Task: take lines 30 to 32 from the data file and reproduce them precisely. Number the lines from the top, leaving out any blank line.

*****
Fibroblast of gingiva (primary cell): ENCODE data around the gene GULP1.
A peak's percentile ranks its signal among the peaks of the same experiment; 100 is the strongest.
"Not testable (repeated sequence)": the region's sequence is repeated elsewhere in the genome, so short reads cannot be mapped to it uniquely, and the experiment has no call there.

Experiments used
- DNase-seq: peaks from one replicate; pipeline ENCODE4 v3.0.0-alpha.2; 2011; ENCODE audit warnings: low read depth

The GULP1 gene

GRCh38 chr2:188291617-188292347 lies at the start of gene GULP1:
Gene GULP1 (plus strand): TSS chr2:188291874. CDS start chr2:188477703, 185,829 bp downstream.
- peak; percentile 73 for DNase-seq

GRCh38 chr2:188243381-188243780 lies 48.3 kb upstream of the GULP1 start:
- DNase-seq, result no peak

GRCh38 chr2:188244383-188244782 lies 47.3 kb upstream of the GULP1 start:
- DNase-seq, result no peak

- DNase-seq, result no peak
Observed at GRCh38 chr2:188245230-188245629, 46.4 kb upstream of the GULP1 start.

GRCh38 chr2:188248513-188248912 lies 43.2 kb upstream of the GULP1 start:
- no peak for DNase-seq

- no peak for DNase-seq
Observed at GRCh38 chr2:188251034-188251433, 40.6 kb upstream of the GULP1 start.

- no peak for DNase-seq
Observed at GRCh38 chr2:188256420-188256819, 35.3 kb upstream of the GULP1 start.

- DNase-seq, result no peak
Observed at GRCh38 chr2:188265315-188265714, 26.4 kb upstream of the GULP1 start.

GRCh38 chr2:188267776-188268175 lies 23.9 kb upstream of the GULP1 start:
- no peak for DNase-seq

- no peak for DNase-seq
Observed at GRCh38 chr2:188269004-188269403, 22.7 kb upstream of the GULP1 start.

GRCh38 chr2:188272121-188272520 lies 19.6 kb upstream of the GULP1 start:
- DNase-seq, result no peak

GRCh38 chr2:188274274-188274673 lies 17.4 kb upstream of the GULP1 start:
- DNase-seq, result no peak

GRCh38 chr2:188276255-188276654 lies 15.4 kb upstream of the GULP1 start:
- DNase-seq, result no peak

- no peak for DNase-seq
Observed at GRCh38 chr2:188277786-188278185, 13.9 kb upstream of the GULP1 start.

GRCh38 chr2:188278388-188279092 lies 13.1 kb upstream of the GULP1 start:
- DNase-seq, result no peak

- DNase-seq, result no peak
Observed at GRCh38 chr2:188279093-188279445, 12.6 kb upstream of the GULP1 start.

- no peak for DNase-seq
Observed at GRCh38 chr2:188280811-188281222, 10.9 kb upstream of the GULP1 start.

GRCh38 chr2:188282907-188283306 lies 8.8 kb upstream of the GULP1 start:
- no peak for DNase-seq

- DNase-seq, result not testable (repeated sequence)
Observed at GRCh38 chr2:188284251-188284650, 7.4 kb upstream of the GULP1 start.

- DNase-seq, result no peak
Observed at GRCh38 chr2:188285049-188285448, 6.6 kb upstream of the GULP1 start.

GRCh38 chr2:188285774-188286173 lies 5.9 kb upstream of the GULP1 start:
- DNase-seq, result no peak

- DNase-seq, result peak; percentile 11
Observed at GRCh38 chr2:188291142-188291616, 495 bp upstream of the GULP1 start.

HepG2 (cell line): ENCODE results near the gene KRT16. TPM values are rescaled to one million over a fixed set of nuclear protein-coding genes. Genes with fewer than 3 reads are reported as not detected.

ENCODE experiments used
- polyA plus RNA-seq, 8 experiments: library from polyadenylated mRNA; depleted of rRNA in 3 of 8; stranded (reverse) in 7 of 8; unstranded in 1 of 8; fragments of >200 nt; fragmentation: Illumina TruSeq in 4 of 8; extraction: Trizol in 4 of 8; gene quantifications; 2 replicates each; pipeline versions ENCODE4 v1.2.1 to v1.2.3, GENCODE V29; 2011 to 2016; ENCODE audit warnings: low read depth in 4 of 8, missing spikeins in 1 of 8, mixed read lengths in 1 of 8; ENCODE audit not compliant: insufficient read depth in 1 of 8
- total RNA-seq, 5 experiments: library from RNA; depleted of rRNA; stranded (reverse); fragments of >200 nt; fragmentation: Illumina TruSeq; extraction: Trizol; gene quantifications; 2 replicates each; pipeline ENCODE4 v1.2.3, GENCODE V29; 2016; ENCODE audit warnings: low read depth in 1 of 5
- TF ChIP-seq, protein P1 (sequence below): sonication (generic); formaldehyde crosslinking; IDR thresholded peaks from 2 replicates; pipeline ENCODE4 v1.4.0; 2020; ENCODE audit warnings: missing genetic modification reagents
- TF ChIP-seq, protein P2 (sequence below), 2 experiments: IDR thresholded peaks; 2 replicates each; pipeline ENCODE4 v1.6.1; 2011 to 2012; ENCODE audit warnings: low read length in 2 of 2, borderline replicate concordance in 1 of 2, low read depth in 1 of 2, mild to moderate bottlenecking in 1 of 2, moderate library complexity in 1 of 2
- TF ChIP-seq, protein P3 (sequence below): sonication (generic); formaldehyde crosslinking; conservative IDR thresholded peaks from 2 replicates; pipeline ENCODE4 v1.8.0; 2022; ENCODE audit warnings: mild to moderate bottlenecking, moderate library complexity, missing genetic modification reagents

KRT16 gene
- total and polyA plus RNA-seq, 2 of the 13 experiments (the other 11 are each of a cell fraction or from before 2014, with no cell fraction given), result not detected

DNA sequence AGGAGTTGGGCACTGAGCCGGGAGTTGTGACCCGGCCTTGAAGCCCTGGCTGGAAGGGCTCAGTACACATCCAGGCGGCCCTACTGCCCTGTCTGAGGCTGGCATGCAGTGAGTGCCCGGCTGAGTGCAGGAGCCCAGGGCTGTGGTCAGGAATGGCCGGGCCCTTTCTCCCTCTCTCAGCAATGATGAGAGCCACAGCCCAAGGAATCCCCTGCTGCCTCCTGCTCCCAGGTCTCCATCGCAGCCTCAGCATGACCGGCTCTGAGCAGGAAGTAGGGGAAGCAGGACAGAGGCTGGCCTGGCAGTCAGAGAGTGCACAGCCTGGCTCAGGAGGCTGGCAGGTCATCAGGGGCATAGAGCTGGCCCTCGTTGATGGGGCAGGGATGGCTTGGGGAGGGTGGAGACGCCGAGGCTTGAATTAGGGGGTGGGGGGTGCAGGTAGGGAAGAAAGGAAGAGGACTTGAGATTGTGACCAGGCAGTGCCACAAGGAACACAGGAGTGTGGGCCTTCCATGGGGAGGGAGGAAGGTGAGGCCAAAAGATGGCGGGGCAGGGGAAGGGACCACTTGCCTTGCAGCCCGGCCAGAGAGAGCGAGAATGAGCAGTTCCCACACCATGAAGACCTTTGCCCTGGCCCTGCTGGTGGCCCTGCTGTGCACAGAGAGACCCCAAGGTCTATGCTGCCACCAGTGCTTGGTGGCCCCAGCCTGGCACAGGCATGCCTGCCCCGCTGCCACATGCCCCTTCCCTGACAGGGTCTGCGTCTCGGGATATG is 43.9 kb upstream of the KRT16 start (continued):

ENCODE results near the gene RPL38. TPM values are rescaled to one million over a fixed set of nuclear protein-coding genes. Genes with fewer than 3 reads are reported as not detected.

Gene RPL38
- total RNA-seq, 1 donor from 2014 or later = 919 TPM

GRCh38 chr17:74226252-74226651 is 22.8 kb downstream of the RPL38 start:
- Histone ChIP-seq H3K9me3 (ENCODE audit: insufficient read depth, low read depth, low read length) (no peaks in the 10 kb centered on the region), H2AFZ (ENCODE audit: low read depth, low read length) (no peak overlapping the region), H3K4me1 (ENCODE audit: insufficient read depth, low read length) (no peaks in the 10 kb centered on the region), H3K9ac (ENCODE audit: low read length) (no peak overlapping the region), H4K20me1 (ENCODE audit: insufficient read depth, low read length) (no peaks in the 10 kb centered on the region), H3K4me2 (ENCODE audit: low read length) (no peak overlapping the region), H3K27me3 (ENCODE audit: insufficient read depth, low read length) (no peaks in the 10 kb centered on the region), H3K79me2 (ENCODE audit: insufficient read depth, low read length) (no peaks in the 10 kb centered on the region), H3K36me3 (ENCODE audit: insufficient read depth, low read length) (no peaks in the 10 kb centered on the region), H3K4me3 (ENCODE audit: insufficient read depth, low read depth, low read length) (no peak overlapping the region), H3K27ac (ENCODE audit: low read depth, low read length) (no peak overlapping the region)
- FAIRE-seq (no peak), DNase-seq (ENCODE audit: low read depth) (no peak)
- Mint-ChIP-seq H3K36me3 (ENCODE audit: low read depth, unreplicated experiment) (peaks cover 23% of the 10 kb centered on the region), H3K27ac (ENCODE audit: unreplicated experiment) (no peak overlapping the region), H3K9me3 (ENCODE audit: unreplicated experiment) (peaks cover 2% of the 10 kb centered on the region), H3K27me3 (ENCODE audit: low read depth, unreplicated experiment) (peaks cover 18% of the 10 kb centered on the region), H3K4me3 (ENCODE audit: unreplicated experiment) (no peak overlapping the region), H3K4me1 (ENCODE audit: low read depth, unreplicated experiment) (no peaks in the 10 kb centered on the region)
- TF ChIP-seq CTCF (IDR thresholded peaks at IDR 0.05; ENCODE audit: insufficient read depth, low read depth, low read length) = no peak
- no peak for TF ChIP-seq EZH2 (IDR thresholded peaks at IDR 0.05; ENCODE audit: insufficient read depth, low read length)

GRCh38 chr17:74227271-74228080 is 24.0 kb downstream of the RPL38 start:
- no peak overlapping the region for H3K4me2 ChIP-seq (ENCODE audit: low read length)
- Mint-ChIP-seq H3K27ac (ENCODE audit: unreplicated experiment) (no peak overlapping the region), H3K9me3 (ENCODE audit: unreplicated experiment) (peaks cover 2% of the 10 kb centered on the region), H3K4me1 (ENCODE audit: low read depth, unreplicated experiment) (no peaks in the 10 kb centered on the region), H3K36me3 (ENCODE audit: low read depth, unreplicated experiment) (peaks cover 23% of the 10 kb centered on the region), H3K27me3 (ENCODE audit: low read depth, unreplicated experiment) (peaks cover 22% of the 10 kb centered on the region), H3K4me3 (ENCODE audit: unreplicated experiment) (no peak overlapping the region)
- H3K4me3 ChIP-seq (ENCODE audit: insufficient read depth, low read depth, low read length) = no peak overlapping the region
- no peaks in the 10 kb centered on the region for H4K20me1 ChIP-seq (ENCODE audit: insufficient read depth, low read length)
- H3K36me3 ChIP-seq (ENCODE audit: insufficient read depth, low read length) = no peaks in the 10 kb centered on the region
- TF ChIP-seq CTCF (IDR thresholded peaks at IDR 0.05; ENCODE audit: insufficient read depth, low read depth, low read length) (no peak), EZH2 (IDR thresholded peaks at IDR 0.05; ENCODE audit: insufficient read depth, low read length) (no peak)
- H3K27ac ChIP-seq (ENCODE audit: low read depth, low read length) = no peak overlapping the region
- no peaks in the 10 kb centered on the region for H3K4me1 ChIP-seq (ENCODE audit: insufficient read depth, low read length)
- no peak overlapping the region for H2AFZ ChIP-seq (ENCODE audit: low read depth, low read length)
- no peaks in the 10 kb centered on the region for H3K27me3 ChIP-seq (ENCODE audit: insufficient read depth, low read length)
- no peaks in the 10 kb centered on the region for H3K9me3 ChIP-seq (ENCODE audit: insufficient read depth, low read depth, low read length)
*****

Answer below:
GRCh38 chr2:188274274-188274673 lies 17.4 kb upstream of the GULP1 start:
- DNase-seq, result no peak

GRCh38 chr2:188276255-188276654 lies 15.4 kb upstream of the GULP1 start: